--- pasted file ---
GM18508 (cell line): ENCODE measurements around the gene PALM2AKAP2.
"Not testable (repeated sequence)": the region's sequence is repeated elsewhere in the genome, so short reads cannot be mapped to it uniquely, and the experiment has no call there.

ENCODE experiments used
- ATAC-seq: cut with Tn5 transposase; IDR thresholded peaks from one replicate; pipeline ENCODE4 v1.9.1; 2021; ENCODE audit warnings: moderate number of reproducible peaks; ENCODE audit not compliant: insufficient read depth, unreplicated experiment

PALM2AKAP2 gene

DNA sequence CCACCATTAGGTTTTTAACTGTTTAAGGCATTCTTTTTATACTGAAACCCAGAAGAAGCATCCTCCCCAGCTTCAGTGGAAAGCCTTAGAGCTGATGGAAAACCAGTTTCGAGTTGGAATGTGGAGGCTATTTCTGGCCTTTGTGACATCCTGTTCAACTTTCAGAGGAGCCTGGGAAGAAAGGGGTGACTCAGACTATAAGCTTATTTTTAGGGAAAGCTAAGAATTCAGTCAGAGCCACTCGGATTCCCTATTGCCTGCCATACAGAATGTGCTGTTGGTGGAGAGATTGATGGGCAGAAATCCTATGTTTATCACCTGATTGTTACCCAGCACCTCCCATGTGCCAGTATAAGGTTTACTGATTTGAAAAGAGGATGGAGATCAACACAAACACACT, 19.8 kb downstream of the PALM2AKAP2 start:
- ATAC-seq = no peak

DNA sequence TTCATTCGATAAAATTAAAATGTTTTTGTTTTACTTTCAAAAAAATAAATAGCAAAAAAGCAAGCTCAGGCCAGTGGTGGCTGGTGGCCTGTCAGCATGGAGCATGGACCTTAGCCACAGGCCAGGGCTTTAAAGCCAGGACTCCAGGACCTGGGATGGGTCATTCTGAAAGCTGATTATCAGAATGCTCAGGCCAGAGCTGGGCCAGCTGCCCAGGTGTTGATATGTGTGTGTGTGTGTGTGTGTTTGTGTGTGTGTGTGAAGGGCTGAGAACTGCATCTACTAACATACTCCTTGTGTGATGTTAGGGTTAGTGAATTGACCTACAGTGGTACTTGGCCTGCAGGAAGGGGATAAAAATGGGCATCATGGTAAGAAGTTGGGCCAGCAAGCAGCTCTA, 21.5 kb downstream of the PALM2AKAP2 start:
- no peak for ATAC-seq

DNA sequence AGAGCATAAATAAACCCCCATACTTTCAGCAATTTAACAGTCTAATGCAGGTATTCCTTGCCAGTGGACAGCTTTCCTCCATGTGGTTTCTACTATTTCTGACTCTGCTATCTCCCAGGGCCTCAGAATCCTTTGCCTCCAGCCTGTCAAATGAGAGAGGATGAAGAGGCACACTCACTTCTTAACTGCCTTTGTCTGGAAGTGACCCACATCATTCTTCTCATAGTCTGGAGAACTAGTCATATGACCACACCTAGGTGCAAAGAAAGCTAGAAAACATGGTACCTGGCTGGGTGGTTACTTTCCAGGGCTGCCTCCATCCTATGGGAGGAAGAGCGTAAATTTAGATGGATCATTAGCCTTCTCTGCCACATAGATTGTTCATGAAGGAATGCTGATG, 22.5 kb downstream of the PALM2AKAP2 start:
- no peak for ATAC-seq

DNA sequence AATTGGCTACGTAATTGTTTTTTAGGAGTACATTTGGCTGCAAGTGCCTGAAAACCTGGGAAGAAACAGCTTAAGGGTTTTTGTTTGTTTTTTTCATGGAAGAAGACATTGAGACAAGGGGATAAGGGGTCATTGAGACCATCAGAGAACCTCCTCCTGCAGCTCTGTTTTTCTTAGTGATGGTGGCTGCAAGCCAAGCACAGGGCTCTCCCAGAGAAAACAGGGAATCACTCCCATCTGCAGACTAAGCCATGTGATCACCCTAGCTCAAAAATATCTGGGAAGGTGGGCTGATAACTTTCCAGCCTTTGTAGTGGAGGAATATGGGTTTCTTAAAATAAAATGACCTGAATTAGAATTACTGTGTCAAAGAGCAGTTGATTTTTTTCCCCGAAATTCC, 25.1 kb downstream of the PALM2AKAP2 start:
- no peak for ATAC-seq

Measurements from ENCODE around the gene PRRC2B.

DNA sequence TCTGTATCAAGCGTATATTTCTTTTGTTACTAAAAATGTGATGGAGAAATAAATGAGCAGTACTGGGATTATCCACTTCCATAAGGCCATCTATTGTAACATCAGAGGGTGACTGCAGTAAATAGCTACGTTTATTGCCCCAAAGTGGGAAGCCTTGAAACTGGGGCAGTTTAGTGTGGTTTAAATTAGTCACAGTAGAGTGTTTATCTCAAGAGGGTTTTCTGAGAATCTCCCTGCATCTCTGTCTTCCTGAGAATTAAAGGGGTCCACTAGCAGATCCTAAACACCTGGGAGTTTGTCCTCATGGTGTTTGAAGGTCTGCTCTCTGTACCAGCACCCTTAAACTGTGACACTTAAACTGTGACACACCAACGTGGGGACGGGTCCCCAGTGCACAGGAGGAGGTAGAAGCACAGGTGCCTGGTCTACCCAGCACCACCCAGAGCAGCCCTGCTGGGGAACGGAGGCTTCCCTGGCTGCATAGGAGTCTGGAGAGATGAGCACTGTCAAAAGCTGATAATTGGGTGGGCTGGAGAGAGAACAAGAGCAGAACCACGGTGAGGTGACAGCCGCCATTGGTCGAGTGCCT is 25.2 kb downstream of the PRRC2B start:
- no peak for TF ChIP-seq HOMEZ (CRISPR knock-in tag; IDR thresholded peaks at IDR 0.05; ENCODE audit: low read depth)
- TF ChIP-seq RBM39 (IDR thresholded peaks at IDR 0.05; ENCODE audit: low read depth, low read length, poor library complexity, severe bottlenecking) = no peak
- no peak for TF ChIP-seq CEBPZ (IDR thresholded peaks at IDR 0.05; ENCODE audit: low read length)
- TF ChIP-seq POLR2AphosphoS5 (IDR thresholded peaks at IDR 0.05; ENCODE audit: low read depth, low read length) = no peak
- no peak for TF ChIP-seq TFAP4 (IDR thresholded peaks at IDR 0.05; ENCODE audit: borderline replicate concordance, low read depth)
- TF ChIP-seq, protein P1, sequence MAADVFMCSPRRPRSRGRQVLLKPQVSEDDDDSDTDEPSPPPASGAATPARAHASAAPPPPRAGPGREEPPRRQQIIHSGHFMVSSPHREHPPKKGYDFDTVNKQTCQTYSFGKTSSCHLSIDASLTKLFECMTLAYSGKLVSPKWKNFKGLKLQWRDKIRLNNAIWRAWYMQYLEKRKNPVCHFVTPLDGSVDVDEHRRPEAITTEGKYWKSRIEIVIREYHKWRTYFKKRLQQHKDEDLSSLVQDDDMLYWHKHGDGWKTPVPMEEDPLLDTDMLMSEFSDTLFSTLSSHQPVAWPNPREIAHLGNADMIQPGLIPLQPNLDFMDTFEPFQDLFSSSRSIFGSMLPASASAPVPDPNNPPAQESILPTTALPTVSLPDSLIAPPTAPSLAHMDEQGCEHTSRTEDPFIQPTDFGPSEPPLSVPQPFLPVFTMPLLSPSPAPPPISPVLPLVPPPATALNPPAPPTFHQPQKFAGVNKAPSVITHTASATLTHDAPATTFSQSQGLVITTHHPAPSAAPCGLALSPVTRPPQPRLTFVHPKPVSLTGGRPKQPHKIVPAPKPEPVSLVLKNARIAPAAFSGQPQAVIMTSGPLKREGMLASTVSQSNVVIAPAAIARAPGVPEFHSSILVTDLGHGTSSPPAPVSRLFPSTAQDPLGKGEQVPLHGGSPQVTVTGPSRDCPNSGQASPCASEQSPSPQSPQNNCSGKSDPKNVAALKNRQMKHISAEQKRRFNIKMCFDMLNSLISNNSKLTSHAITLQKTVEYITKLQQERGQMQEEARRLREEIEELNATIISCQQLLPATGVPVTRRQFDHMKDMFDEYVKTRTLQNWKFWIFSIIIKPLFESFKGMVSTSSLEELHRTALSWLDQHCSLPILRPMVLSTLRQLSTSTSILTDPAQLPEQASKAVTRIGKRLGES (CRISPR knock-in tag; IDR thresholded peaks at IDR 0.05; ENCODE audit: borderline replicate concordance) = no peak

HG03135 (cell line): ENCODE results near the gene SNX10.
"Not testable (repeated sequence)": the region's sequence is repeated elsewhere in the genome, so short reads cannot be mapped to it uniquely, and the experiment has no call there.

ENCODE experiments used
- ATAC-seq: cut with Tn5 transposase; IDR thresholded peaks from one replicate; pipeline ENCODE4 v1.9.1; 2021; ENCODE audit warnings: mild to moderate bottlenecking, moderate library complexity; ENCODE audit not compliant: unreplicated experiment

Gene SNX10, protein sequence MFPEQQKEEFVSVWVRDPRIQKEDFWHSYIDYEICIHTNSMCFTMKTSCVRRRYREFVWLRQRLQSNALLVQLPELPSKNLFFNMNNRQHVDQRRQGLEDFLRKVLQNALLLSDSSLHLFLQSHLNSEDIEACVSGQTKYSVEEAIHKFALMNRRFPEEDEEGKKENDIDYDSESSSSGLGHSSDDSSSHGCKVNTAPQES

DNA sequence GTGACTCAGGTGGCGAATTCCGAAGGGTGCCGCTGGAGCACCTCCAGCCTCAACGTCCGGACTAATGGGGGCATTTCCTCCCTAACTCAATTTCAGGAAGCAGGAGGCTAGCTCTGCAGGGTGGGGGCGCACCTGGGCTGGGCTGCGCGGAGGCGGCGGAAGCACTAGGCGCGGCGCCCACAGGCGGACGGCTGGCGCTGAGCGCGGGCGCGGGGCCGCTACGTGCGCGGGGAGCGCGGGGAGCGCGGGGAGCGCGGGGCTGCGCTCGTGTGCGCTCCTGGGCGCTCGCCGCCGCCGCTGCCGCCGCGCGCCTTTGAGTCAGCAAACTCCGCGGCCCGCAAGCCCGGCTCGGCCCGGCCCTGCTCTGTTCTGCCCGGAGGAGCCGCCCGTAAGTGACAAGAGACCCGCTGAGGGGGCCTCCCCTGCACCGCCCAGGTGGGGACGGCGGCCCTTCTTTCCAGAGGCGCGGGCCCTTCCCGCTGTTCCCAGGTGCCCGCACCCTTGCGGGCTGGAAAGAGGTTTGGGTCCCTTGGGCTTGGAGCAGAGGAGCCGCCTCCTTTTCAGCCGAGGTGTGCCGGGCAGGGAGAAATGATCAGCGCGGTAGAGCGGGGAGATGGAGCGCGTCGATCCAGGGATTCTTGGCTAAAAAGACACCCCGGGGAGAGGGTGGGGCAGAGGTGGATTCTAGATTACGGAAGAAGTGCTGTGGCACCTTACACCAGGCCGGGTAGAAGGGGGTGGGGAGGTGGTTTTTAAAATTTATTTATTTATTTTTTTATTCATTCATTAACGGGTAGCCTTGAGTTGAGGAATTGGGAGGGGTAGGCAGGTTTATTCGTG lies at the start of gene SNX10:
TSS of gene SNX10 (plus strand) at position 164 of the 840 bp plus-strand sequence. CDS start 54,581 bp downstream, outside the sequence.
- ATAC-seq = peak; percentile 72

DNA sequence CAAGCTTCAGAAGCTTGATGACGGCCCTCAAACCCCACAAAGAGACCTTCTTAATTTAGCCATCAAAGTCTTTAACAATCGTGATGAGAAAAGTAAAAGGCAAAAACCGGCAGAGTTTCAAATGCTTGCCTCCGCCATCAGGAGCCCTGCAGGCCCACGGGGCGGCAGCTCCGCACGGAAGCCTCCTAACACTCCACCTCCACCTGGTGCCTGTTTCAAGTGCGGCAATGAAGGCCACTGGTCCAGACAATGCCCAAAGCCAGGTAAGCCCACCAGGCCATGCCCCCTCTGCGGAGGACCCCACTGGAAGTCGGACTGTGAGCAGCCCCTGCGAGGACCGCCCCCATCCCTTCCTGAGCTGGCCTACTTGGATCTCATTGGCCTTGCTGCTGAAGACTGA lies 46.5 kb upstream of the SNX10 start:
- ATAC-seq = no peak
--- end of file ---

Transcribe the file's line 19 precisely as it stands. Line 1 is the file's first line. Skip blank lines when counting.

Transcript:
- TF ChIP-seq POLR2AphosphoS5 (IDR thresholded peaks at IDR 0.05; ENCODE audit: low read depth, low read length) = no peak